The existence of threshold: tipping point
In this section, we consider the tipping point. Many previous studies, which deal with the financial markets, have pointed out that the existence of chartists and their strategy (technical trading) play a significant role in making volatility in asset markets (Joshi et al. 1998; Chiarella et al. 2009). That is to say, since they are speculators who seek excessive capital gains, they choose to buy additional assets if they believe that the price will rise even if the price is already high enough. During this process, the asset price reaches a very high level. At this point, there is a possibility that some agents might change their trading strategies from buying to selling due to a concern about a collapse of the asset price bubble if the price level increases above the level that agents believe to be the maximum. That means agents have expectations about the ‘tipping point’ for the asset price, and this level can vary among agents. To reflect this idea, we impose certain thresholds for the price level that agents believe to be the maximum. We model that this level, \( {\tilde{\upomega}}_{\mathrm{i}} \), is randomly drawn from uniform distribution on the interval \( \left[\underline{\Omega},\overline{\Omega}\right] \) and is different for all agents.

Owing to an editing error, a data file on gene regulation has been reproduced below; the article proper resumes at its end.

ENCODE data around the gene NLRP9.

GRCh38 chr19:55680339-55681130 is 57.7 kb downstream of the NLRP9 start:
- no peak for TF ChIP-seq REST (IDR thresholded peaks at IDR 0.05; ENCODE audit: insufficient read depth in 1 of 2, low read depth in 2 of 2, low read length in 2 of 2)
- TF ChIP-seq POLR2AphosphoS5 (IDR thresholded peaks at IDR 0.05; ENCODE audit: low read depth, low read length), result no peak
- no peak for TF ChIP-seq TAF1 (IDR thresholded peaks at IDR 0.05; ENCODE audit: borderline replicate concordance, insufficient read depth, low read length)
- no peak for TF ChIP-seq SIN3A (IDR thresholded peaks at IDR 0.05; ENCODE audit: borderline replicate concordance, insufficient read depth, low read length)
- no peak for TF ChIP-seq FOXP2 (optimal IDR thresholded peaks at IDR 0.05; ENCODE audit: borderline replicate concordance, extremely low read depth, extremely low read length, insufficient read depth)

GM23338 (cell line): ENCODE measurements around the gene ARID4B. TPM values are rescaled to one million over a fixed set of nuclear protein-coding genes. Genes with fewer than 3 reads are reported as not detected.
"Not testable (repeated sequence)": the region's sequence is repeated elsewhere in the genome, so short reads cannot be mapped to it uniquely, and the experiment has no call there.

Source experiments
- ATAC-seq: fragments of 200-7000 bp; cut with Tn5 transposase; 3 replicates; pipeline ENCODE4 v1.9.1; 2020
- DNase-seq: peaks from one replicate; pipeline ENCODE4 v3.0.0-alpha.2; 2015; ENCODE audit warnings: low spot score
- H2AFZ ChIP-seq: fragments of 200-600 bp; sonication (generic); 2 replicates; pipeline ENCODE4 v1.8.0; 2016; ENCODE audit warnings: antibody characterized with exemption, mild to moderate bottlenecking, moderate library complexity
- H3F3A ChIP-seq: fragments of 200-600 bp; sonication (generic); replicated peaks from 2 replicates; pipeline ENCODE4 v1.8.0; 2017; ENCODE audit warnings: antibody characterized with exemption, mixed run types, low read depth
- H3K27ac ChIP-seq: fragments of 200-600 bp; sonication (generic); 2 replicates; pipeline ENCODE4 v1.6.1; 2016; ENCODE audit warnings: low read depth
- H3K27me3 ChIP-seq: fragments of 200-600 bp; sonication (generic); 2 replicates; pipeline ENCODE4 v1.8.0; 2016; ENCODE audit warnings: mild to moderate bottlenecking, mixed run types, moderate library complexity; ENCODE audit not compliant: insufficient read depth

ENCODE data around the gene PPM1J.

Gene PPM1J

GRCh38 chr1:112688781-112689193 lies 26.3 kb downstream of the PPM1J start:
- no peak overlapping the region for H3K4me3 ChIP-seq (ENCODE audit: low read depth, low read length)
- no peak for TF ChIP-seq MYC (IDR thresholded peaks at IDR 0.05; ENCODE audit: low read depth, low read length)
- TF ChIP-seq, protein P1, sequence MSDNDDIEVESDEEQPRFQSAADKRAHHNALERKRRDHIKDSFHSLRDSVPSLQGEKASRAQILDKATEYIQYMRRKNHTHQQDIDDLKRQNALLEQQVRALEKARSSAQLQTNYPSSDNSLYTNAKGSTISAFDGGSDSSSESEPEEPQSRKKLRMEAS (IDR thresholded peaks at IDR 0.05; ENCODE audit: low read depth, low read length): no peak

The trading rule for considering the tipping point is similar to that of when we did not consider it. If the current level of the asset price is lower than the expectations for the tipping point and the price is expected to increase, then agents decide to buy some amount of assets. On the other hand, if agents expect the future price to fall or the price level is high enough compared with the level they believe to be the maximum, they will choose to sell an amount of assets to prevent capital loss. The trading rule and demand function when we consider the expectations about the ‘tipping point’ of agents are the following.

1)
If \( {\mathrm{p}}_{\mathrm{t}}<{\tilde{\upomega}}_{\mathrm{i}} \)
$$ {\mathrm{D}}_{\mathrm{i}\mathrm{t}}=\left\{\begin{array}{c}\hfill \left({\overline{\mathrm{p}}}_{\mathrm{i}\mathrm{t}+1}{\mathrm{p}}_{\mathrm{t}}\right)\mathrm{g}{\mathrm{c}}_{\mathrm{i}\mathrm{t}}=\left[{\upalpha}_{\mathrm{i}}\left({\mathrm{p}}_{\mathrm{t}}^{\mathrm{f}}{\mathrm{p}}_{\mathrm{t}}\right)+\left(1{\upalpha}_{\mathrm{i}}\right)\upgamma \left(\frac{{\mathrm{p}}_{\mathrm{t}}{\mathrm{p}}_{\mathrm{t}1}}{{\mathrm{p}}_{\mathrm{t}1}}\right)\right]{\mathrm{gc}}_{\mathrm{i}\mathrm{t}},\mathrm{if}\;{\overline{\mathrm{p}}}_{\mathrm{i}\mathrm{t}+1}\ge {\mathrm{p}}_{\mathrm{t}}\ \hfill \\ {}\hfill \left({\overline{\mathrm{p}}}_{\mathrm{i}\mathrm{t}+1}{\mathrm{p}}_{\mathrm{t}}\right){\mathrm{ga}}_{\mathrm{i}\mathrm{t}}=\left[{\upalpha}_{\mathrm{i}}\left({\mathrm{p}}_{\mathrm{t}}^{\mathrm{f}}{\mathrm{p}}_{\mathrm{t}}\right)+\left(1{\upalpha}_{\mathrm{i}}\right)\upgamma \left(\frac{{\mathrm{p}}_{\mathrm{t}}{\mathrm{p}}_{\mathrm{t}1}}{{\mathrm{p}}_{\mathrm{t}1}}\right)\right]{\mathrm{ga}}_{\mathrm{i}\mathrm{t}},\mathrm{if}\;{\overline{\mathrm{p}}}_{\mathrm{i}\mathrm{t}+1}<{\mathrm{p}}_{\mathrm{t}}\ \hfill \end{array}\right. $$ 
2)